I lay upon the headland-height, and listened
    To the incessant sobbing of the sea
        In caverns under me,
    And watched the waves, that tossed and fled and glistened,
    Until the rolling meadows of amethyst
        Melted away in mist.

    Then suddenly, as one from sleep, I started;
    For round about me all the sunny capes
        Seemed peopled with the shapes
    Of those whom I had known in days departed,
    Apparelled in the loveliness which gleams
        On faces seen in dreams.

    A moment only, and the light and glory
    Faded away, and the disconsolate shore
        Stood lonely as before;
    And the wild-roses of the promontory
    Around me shuddered in the wind, and shed
        Their petals of pale red.

    There was an old belief that in the embers
    Of all things their primordial form exists,
        And cunning alchemists
    Could re-create the rose with all its members
    From its own ashes, but without the bloom,
        Without the lost perfume.

    Ah me! what wonder-working, occult science
    Can from the ashes in our hearts once more
        The rose of youth restore?
    What craft of alchemy can bid defiance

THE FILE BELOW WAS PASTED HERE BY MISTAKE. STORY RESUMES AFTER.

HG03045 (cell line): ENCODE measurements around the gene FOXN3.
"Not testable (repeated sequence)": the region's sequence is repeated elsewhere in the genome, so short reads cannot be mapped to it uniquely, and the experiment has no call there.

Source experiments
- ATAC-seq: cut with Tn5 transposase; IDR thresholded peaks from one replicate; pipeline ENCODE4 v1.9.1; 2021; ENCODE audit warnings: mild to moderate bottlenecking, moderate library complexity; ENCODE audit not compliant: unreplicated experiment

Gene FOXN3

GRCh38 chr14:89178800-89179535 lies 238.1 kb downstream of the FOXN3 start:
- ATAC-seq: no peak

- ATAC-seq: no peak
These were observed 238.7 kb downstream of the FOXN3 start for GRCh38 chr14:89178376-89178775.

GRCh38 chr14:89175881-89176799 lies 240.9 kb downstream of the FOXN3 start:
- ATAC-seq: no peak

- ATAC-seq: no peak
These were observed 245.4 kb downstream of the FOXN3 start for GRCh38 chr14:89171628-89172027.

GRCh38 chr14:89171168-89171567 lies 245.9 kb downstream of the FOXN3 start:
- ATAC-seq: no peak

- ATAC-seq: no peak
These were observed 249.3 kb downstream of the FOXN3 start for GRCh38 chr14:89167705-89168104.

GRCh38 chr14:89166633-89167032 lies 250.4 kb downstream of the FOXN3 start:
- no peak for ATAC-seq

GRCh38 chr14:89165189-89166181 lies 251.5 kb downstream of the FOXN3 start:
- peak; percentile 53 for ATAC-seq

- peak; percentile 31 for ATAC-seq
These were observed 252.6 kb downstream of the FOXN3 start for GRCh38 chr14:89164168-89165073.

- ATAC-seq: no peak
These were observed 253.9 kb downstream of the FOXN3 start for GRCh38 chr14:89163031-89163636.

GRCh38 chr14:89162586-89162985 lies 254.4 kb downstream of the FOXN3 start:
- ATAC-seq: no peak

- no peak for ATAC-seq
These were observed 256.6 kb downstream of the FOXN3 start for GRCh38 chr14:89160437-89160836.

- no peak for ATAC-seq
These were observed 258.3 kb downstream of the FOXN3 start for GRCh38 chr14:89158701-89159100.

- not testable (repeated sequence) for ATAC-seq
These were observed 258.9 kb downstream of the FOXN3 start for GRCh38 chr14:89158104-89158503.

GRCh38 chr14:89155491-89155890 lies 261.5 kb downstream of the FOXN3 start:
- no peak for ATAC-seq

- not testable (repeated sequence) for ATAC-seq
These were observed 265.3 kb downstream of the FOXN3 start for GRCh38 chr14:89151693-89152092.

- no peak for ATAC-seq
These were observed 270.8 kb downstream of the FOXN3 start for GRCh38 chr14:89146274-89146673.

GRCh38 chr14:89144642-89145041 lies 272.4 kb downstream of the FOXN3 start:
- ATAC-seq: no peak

To time and change, and for a single hour
        Renew this phantom-flower?

    "O, give me back," I cried, "the vanished splendors,
    The breath of morn, and the exultant strife,
        When the swift stream of life
    Bounds o'er its rocky channel, and surrenders
    The pond, with all its lilies, for the leap
        Into the unknown deep!"

    And the sea answered, with a lamentation,
    Like some old prophet wailing, and it said,
        "Alas! thy youth is dead!
    It breathes no more, its heart has no pulsation;
    In the dark places with the dead of old
        It lies forever cold!"

    Then said I, "From its consecrated cerements
    I will not drag this sacred dust again,
        Only to give me pain;
    But, still remembering all the lost endearments,
    Go on my way, like one who looks before,
        And turns to weep no more."

    Into what land of harvests, what plantations
    Bright with autumnal foliage and the glow
        Of sunsets burning low;
    Beneath what midnight skies, whose constellations
    Light up the spacious avenues between
        This world and the unseen!

    Amid what friendly greetings and caresses,
    What households, though not alien, yet not mine,
        What bowers of rest divine;
    To what temptations in lone wildernesses,
    What famine of the heart, what pain and loss,
        The bearing of what cross!

    I do not know; nor will I vainly question
    Those pages of the mystic book which hold
        The story still untold,
    But without rash conjecture or suggestion
    Turn its last leaves in reverence and good heed,
        Until "The End" I read.


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